Out Loud! 2017: The 00's | Offscreen
For the 10th time Offscreen collaborates with Beursschouwburg, programming the music films of the Out Loud program. On Wednesday and Thursday evenings in June, the rooftop terrace ((rain or shine) of the Beurs is transformed into an open-air cinema. We take you back to the nillies with a selection of 7 documentaries and 1 music video compilation. Entrance is free!
The 2000s – also called the Ohs, the Nillies, or the Noughties – were the decade when the globalized world became our own back yard. It was the decade of 9/11, which saddled us with an ongoing War on Terror, and the consequences of the banking crisis of 2008, which put a damper on blind faith in endless economic growth. What did continue to rise were the temperature on Earth and the reach of the World Wide Web. A tsunami of information became available, and music permeated every aspect of life, while the music industry – confronted with a technological revolution – seemed almost to be drawing its last breath. It felt as if there were no central point of gravity for popular music, as if everything were migrating towards an ever-expanding margin, in which every possible taste could be catered to in a wink.
One could argue that the strongest tendencies in the music of the 2000s were not individual artists or exciting new genres, but illegal downloads of MP3s, the invention of the iPod and iTunes, free video and music sharing on YouTube, MySpace and Spotify, with democratized production and distribution methods that allowed every young thing with a computer to develop a music legend in their own bedroom studio.
No single musical trend defined this decade, although hip-hop bridged the gap to R&B and began to dominate popular music, to the degree that even mainstream pop idols (such as Justin Timberlake) effectively urbanized their music. Rihanna, Beyonce, Eminem, Outcast, R. Kelly, The Black Eyed Peas and Kanye West were all acts that conquered the whole world. Female artists came to the fore, some with voices of genuine soul (the much-lamented Amy Whinehouse) and stunning stage personalities (Lady Gaga), others both vocally and physically modelled into auto-tuned bitches (Britney Spears, Christina Aguilera). Rock held its own, in such manifestations as indie rock and post-rock (Arcade Fire, The White Stripes, Kaiser Chiefs & co), or soft rock, à la Coldplay. As Sid Yashin became big business and Tomorrowland boomed, music from earlier decades came back, smuggled in on soundtracks, disguised as samples, or onstage in the umpteenth reunion concert. Every style found its crossover, every genre its subgenre: pop punk, post-grunge, trance, electro-house, nu-metal, metalcore, emo, teen pop, crunk and snap music. And, from the very farthest corners of the world, local music was exported and globalized, from India's Bollywood songs and Latin American reggae tones to Congolese rumba and the volenska or hopelandic of Iceland's Sigur Rós. In the 2000s, globalization meant that the music world seemed disjointed and fragmented, but seen from the other side, the whole world could be found on an iPod playlist.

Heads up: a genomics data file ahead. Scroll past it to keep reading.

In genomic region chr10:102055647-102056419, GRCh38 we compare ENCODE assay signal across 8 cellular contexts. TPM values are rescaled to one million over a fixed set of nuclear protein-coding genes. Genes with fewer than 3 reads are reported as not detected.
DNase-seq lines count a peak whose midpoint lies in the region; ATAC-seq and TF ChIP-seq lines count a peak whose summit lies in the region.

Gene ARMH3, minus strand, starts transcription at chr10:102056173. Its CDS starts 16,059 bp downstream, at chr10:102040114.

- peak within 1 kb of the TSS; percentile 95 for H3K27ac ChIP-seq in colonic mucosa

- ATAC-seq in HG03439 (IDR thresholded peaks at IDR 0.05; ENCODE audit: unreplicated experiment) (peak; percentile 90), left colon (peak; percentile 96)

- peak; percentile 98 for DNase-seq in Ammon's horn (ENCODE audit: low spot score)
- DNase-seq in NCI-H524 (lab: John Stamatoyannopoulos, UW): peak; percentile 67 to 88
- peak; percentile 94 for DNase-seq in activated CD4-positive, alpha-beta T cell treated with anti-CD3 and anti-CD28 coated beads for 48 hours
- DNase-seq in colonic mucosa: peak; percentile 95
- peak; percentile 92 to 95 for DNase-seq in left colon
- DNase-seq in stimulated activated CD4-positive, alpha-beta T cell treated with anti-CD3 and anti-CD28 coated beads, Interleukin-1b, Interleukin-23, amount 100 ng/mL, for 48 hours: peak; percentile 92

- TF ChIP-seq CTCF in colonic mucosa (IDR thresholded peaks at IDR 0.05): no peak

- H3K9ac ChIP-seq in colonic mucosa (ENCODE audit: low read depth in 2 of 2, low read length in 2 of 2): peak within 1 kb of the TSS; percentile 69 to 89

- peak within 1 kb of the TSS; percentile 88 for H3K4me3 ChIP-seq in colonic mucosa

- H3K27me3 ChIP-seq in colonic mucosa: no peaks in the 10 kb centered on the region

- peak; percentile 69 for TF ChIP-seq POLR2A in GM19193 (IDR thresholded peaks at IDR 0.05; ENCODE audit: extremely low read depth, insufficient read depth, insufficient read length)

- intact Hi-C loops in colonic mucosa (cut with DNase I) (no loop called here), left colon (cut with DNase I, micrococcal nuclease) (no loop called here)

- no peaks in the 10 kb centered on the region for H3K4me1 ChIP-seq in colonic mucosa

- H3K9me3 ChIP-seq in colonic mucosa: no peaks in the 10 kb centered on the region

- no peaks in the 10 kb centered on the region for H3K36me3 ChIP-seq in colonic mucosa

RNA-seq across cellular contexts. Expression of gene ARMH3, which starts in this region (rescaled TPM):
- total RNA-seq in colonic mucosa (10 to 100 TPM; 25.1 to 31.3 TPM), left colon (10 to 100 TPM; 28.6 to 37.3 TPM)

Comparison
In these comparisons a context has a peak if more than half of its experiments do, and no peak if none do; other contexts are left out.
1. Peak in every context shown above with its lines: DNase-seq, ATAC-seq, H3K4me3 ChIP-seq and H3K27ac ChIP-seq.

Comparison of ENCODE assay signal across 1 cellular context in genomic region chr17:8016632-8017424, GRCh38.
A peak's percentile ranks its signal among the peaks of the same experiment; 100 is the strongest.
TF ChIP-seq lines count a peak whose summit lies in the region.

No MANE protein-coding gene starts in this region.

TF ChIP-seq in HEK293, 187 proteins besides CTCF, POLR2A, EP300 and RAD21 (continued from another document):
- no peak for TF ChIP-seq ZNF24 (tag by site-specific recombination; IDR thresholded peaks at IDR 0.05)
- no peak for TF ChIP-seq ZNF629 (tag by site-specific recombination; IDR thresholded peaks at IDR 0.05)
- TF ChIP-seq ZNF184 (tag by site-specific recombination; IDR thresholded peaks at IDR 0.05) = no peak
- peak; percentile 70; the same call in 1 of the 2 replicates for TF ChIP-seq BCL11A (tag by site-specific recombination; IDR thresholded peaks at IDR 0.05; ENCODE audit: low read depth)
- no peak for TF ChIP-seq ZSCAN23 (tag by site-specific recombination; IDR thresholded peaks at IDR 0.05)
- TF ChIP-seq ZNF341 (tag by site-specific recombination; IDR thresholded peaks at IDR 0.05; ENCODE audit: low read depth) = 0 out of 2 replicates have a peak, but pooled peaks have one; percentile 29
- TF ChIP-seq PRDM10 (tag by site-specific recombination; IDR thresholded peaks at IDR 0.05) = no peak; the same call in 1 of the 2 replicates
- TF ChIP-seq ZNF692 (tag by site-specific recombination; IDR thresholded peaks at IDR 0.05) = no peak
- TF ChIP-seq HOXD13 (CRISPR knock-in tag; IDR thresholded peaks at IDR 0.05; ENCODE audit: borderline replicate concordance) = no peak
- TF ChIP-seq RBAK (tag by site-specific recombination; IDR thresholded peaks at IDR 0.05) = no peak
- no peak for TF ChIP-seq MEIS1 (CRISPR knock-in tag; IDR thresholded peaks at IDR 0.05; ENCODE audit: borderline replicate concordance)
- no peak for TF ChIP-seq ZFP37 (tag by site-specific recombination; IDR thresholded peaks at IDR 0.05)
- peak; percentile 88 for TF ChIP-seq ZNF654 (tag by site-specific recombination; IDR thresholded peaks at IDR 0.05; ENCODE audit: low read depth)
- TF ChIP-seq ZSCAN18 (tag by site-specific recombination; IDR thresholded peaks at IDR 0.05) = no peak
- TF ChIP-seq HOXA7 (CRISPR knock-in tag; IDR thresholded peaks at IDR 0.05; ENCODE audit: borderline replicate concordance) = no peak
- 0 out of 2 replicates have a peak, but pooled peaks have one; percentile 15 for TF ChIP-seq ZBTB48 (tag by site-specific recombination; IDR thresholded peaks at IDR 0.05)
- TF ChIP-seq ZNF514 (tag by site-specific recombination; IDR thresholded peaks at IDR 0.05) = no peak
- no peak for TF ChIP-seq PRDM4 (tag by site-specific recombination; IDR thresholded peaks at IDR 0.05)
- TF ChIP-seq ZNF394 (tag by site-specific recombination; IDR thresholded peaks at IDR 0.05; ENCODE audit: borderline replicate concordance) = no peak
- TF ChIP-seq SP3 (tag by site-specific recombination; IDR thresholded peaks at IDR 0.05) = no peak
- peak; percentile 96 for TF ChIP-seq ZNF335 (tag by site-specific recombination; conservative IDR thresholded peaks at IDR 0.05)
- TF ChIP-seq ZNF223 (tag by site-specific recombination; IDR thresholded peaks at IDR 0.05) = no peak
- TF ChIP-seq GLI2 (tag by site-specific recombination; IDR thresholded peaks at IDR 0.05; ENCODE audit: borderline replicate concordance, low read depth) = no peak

In 2004 the hugely popular American comedian Dave Chappelle hosted a once in a lifetime block party in Brooklyn, getting together some of the biggest names in hip-hop and R&B – Kanye West, Mos Def, Erykah Badu, Common, Jill Scott and The Fugees.
Daft Punk meets legendary Japanese animator Leiji Matsumoto in this groundbreaking “animated house musical”, a science fiction story of intergalactic proportions on the beat of “One More Time”.
“He looks at the closet - I pull out my Beretta - He walks up to the closet - He comes up to the closet - Now he's at the closet - Now he's opening the closet... “. The first 22 episodes of R and B singer R. Kelly's largely kitchen-based 'Hip-Hopera' are a cult.
As much a tribute to the stunning landscapes of Iceland as it is a concert tour, Heima chronicles two weeks in 2006 when acclaimed post-rock band Sigur Ros played their ethereal music during free performances in far-flung corners of their beautiful homeland.
The story of the legendary hip hop act, from high school to superstardom and beyond gives a behind-the-scenes profile, including live performances, historical footage, and interviews, of lives still in motion, struggling to move on from the work and success of their younger selves.